A Clockwork Orange: I won’t bother summarizing the plot. If you haven’t seen this magnificent film by Stanley Kubrick (or read the less-than-magnificent-but-still-pretty-good novel by Anthony Burgess), stop reading this column right now and head to your local video store/shop/torrent site, get a copy, sit down with a glass of whisky, and dedicate two hours to absolute brilliance and jaw-dropping horror. Seen it? Good. Now we can continue.
Alex: a morally empty young man whose leisure activities include opiate-laced lactose, theft, battery, bloodletting, and rape. Like Frank Castle, the subject of my previous post, the man is a sociopath. He lives outside our laws and levels of moral behaviour because he considers himself above them; he is a law and force unto himself, and he revels in his self-imposed position. He’s not psychotic: he doesn’t break into fits of uncontrolled rage or mania; everything is cold, calculated, and considered. He’s fully aware of his actions; he simply doesn’t care.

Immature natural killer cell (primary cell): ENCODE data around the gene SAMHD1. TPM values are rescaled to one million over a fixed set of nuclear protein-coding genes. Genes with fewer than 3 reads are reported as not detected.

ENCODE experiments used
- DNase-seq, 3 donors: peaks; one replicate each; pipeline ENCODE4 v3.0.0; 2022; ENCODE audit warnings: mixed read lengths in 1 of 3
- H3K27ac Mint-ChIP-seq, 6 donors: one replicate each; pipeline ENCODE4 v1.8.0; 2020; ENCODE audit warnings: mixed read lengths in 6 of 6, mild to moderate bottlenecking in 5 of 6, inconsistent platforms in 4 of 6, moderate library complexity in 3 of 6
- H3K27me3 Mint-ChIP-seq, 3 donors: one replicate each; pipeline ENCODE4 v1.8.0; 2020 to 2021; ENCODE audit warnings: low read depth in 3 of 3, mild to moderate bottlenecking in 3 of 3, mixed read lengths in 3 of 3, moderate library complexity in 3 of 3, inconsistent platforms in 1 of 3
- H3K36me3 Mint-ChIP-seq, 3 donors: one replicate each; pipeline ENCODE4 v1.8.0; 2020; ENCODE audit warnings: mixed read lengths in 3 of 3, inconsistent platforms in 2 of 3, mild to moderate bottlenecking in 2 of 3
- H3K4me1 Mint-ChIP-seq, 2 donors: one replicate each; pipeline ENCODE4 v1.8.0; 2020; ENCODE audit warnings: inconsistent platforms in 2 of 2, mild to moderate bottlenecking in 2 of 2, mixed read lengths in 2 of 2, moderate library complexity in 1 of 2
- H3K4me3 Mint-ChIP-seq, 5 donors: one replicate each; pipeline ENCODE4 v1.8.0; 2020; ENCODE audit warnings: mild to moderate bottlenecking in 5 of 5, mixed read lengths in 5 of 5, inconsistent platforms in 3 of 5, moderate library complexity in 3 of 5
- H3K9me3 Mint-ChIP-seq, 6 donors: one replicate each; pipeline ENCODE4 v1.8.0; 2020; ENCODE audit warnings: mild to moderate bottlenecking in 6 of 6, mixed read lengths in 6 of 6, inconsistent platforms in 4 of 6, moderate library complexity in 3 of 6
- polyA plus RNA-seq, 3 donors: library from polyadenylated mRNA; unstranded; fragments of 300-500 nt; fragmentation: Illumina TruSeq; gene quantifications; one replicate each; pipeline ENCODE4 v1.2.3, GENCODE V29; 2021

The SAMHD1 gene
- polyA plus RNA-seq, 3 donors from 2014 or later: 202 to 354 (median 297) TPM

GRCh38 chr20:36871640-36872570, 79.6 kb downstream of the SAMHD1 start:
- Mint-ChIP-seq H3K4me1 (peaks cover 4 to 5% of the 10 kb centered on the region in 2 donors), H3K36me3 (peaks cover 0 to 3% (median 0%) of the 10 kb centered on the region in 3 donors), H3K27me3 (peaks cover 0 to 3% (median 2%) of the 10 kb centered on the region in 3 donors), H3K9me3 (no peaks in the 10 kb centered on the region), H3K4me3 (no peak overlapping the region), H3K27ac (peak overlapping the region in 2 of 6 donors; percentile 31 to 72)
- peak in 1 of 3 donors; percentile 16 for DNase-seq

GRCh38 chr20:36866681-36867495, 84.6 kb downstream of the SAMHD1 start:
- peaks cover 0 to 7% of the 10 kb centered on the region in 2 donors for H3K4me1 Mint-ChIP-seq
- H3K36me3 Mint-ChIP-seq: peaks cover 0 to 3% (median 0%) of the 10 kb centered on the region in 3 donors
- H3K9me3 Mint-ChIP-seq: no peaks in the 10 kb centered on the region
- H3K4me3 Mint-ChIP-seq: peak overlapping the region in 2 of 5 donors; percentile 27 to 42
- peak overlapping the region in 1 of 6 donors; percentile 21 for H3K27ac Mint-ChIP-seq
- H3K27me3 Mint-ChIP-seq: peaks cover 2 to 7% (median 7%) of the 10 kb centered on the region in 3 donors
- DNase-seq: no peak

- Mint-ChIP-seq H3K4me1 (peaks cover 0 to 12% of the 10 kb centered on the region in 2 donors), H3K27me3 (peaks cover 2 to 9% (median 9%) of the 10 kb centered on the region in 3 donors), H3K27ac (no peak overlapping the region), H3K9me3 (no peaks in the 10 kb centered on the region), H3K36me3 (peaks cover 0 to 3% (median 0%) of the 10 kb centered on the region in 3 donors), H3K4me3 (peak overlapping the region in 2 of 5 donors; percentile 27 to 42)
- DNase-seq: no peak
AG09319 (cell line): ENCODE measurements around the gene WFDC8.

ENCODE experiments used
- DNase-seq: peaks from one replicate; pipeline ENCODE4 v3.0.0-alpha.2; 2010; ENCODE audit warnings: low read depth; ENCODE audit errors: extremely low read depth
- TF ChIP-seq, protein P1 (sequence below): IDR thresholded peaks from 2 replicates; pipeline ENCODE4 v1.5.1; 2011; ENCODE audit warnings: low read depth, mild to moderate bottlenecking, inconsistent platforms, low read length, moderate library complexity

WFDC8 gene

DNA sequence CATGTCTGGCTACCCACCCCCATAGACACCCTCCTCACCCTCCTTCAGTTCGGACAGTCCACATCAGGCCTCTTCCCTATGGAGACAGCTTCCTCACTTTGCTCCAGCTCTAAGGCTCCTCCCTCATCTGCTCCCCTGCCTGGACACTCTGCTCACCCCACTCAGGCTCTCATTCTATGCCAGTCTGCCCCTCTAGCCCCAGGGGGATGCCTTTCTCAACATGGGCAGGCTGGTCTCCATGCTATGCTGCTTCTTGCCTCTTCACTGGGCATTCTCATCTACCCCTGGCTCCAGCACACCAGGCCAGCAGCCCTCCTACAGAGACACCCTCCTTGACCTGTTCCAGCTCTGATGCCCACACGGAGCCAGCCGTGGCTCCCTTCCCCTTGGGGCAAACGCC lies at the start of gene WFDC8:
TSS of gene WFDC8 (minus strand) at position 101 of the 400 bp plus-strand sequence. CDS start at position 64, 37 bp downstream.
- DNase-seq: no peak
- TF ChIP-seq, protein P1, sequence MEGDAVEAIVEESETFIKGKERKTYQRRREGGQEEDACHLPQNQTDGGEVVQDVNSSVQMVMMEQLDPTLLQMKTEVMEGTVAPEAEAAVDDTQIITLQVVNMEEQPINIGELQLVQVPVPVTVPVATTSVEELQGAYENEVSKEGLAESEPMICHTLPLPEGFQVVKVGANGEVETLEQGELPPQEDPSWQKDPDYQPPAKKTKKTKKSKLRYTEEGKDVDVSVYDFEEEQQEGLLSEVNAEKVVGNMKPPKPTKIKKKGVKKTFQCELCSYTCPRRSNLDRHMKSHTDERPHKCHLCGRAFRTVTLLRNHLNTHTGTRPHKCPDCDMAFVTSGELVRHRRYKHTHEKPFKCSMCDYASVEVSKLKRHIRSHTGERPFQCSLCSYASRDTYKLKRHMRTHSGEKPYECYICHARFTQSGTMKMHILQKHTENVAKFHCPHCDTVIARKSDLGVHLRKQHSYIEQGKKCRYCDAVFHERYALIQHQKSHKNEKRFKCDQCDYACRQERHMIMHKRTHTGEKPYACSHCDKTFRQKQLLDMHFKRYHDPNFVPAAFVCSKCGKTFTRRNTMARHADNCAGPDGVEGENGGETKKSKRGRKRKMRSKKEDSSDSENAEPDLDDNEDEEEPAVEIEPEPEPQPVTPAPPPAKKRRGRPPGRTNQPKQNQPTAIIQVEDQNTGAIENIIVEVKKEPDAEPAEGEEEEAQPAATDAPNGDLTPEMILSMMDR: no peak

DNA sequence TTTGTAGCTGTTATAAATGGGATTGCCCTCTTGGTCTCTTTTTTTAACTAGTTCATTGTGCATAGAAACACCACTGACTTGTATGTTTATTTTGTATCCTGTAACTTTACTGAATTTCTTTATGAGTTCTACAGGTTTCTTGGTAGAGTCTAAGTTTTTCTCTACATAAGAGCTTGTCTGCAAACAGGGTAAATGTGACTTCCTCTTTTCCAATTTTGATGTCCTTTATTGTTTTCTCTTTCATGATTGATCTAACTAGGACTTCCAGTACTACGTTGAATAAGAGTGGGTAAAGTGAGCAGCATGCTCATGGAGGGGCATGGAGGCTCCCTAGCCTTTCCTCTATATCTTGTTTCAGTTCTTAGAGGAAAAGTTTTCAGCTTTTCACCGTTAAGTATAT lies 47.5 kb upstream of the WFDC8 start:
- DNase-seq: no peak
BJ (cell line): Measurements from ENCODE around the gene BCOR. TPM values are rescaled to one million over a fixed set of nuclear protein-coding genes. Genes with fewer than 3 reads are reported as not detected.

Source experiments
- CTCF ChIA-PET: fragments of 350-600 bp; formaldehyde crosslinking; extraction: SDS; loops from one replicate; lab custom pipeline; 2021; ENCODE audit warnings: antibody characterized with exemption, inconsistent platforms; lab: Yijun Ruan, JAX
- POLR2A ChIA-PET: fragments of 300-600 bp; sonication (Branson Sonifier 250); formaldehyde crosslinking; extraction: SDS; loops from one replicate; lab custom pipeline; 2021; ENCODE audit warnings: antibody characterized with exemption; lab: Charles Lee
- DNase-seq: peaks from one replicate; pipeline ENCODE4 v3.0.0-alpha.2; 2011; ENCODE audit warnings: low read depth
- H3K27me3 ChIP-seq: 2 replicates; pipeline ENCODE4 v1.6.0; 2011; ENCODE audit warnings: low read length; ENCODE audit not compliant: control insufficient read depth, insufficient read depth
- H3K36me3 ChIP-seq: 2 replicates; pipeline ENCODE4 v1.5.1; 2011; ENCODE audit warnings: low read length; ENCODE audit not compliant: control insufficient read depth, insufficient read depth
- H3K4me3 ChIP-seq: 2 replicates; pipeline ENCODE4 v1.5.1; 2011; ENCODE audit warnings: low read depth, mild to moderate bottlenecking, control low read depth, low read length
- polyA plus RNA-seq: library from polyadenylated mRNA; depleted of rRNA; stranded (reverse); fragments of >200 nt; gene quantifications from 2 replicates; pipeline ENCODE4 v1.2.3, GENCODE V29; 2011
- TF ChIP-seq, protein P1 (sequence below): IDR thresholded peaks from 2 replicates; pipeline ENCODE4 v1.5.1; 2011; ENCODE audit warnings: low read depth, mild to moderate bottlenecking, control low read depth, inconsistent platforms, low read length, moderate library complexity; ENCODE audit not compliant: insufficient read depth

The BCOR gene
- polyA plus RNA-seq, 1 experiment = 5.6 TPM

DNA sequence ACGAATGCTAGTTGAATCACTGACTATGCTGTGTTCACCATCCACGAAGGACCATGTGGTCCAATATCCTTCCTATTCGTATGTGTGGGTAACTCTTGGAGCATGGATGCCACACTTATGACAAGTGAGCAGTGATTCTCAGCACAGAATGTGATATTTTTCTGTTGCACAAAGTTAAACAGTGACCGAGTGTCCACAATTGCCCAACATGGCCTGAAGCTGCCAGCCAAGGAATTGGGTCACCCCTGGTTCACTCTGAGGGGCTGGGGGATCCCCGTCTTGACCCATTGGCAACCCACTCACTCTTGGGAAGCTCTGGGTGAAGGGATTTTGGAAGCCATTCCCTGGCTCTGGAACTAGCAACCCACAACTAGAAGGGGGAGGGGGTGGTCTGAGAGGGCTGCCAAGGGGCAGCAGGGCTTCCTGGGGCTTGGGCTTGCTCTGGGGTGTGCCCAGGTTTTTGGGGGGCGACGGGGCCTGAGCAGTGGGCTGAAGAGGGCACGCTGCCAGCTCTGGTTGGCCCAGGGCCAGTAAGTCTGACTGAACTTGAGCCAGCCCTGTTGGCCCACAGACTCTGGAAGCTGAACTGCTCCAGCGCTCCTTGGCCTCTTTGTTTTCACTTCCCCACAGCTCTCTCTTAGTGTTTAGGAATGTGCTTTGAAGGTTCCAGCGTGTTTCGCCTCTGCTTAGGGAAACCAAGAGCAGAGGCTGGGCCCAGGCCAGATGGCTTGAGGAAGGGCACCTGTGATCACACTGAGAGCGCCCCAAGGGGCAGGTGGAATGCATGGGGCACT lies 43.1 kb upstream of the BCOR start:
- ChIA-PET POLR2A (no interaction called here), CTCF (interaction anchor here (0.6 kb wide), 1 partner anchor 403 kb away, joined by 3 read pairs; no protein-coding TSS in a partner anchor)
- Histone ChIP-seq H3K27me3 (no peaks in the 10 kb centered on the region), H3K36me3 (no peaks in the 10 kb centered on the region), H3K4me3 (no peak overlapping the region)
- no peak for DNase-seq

As madness goes, this is a sad one. When Andy asked me to put forth some suggestions for those in popular culture whom I found interesting and stark-raving mad, the first person who came to mind was the pixie-ish River Tam.
For those who don’t know the cult favourite science-fiction western Firefly (and its later feature-length film, Serenity), River Tam is the genius and psychotic sister of Serenity’s doctor, Simon Tam. Simon risked his life and destroyed his standing in society, as well as divorcing himself entirely from his family, in order to save his sister from the clutches of a corrupt and monstrously bureaucratic government. She was supposed to be at a school for the gifted; she was supposed to be safe; everything was supposed to be wonderful for the young woman’s future.
Apparently “supposed to” means nothing in the universe of Firefly. Instead of being sent to a school for gifted children, River is instead experimented on time and time again because she displays some psychic ability. Read the rest of this entry